Friday Poll: 10-inch Tab to take on iPad?

If indeed there is a larger Galaxy Tab version coming, one that can rival the iPad's 10-inch screen, would it be worth considering?

Tablet wars

Will the 10-inch Galaxy Tab prototype unseat iPad?

Right now we're all following the rumors that Google might have another Nexus phone on its way , one perhaps made by Samsung that was leaked via Best Buy's Web site. But it's not the only mystery Samsung device floating around today.

At the FPD International 2010/Green Device 2010 trade show in Chiba, Japan, this week there's a mystery 10.1-inch, super-slim (1.8 mm!?) Samsung "ereader" being shown off. It's sporting a new flexible type of AMOLED display, but the prototype e-reader, instead of showing a book, is showing a very Galaxy Tab-like video call. Could this be an early version of a larger Tab to compete head-to-head with the iPad?

We're not sure, but don't look for it anytime soon. According to Tech On!, Samsung says that the amazing new screen is still at least two years from reaching the market. But it does show that the maker has been experimenting with tablets in other larger form factors than the 7-inch Tab that will be hitting most U.S. carriers in the next week.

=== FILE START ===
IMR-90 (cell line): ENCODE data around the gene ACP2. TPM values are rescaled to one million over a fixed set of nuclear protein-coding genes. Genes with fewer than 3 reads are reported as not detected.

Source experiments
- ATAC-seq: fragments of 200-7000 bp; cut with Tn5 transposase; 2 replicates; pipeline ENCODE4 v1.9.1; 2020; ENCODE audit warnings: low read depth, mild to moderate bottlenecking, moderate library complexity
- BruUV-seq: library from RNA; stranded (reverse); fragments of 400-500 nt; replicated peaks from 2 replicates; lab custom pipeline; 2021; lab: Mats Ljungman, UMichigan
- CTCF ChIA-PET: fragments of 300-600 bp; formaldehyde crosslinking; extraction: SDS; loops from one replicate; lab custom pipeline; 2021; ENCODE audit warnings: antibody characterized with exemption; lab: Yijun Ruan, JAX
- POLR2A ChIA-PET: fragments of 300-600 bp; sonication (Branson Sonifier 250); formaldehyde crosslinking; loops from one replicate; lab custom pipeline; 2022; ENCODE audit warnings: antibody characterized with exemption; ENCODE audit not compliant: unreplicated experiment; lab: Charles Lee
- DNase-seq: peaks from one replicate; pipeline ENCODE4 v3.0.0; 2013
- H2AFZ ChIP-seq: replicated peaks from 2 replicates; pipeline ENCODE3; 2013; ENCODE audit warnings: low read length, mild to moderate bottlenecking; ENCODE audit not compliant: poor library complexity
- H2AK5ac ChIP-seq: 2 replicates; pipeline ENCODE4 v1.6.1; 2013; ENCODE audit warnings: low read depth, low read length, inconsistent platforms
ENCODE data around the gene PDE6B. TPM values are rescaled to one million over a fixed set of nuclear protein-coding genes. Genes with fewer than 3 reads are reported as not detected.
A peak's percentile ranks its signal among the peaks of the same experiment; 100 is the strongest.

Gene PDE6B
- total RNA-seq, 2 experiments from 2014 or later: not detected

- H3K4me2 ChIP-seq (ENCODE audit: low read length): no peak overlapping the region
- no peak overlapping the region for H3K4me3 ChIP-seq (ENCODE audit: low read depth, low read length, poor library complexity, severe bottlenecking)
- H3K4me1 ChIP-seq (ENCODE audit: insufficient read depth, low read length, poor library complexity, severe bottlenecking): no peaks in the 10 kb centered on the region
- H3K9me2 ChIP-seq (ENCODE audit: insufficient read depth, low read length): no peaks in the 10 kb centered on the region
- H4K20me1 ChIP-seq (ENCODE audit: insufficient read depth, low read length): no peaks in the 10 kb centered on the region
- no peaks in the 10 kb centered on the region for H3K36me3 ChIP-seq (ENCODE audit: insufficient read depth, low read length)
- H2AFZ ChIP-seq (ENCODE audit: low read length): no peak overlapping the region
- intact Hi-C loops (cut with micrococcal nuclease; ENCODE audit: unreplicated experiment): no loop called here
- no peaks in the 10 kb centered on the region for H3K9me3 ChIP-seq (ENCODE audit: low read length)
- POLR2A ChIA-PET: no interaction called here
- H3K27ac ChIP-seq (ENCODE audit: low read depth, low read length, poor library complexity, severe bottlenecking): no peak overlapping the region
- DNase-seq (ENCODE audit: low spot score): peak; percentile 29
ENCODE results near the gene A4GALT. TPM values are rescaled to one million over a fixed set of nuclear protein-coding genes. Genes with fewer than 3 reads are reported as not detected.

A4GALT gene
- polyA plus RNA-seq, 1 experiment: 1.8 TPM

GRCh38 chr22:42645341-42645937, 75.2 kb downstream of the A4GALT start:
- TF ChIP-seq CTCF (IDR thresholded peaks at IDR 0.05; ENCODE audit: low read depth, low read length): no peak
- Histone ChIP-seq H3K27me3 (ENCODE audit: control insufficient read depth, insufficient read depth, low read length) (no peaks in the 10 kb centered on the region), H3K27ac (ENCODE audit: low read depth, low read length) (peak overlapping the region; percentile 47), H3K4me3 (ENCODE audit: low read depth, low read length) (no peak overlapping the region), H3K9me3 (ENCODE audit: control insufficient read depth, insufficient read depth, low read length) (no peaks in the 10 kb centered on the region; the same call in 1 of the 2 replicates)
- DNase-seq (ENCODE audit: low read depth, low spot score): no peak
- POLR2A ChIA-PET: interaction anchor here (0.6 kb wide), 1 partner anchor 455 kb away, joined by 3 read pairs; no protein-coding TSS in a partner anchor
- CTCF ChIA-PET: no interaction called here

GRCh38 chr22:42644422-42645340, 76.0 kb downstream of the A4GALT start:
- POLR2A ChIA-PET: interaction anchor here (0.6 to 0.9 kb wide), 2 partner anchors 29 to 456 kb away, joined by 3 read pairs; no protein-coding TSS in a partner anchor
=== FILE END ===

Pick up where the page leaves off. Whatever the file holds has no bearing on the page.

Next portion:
So how does this make you feel about the Galaxy Tab? If indeed there is a larger version coming, one that can rival the iPad's 10-inch screen, would it be worth considering to you, the Crave readers?

About the author

    With more than 15 years experience testing hardware (and being obsessed with it), Crave freelance writer Matt Hickey can tell the good gadgets from the great. He also has a keen eye for future technology trends. Matt has blogged for publications including TechCrunch, CrunchGear, and most recently, Gizmodo. Matt is a member of the CNET Blog Network and is not an employee of CBS Interactive. E-mail Matt.

     

    Join the discussion

    Conversation powered by Livefyre

    Don't Miss
    Hot Products
    Trending on CNET

    HOT ON CNET

    Looking for an affordable tablet?

    CNET rounds up high-quality tablets that won't break your wallet.